House panel rejects amendment barring family separations

House panel rejects amendment barring family separations
© Getty Images

The House Budget Committee on Thursday rejected an amendment to the House Budget Resolution for fiscal year 2019 that would bar the Department of Homeland Security from using funds to separate families detained after crossing the border illegally.

The Democratic amendment failed by a 16 to 9 vote along party lines.

“Children are being ripped from their parents arms along our southern border,” said Rep. Michelle Lujan GrishamMichelle Lynn Lujan GrishamFBI arrests leader of militia seen detaining migrants on gun charge PayPal, GoFundMe cut off militia that detained migrants New Mexico senators request probe into militia group detaining migrants MORE (D-N.M.), the amendment’s sponsor and the chairwoman of the Congressional Hispanic Caucus.

“Not one penny of taxpayer dollars should ever be used to inflict pain and suffering on a child in order to punish their parents and push a political agenda,” she added.


Committee Chairman Steve WomackStephen (Steve) Allen WomackLeft-center divide forces Dems to scrap budget vote House panel votes to boost spending by 3B over two years Dem spending proposal faces uncertain vote MORE (R-Ark.) said that while the amendment raised “serious concerns about immigration policy in our country,” such policy should not be taken up in the budget document.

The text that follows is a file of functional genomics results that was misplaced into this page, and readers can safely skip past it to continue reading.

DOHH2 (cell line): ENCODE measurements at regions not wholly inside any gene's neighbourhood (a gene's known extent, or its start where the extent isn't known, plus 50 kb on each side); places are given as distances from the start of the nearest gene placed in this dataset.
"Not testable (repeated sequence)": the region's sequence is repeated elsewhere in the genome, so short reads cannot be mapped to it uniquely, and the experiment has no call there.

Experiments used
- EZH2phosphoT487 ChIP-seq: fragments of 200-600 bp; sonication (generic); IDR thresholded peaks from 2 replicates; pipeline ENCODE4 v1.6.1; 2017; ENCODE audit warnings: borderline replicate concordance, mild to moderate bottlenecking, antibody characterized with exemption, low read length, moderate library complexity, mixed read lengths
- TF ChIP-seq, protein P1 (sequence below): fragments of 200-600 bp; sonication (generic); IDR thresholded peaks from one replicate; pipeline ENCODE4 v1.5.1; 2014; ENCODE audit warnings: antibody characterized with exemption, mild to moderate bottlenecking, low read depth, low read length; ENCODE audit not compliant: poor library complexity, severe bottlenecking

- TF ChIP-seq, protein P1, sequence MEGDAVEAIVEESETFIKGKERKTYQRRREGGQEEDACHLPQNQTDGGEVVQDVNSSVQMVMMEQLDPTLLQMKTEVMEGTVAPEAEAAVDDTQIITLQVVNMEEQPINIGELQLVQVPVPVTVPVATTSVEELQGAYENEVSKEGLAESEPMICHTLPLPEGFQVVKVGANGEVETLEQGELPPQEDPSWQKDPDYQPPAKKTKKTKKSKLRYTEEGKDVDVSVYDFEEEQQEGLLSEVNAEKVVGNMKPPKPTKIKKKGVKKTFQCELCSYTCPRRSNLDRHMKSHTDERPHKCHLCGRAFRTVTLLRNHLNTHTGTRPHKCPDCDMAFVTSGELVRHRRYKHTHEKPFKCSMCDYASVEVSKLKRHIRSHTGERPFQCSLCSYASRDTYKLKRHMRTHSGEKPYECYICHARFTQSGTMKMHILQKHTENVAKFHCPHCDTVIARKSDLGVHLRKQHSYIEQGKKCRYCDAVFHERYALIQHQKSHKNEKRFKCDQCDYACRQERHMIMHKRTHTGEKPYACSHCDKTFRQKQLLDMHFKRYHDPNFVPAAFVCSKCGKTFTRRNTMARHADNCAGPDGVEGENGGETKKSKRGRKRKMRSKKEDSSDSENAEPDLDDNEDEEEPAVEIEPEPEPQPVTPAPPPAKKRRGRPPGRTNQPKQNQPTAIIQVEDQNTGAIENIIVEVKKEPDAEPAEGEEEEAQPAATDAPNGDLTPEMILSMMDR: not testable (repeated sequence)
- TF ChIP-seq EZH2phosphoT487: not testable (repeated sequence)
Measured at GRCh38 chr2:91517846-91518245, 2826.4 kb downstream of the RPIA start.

“This amendment does not address the federal budget in a meaningful way. Rather, it seeks to change immigration policy, which is more appropriate for the committees of jurisdiction, Judiciary, and Homeland Security, and for a debate on the House floor,” he said before urging a “no” vote.

President TrumpDonald John TrumpThorny part of obstruction of justice is proving intent, that's a job for Congress Obama condemns attacks in Sri Lanka as 'an attack on humanity' Schiff rips Conway's 'display of alternative facts' on Russian election interference MORE on Wednesday signed an executive order reversing a portion of his policy that has led to more than 2,000 children being separated from their parents in the last six weeks.

Democrats, however, say the president's order will not go far enough to reunite those families.

“This executive order has not directed the reunification of the 2,300 children that have been taken from their parents by our government,” said Rep. Barbra Lee (D-Ca.) at the budget hearing.

The amendment was unlikely to have influenced immigration policy one way or another. While the budget is expected to pass in committee on Thursday, the Senate may not take up a budget resolution at all. Even if the amendment had made it through the budgeting process, the resolution does not have force of law. It would be up to appropriators to impose legal limits on the use of funds.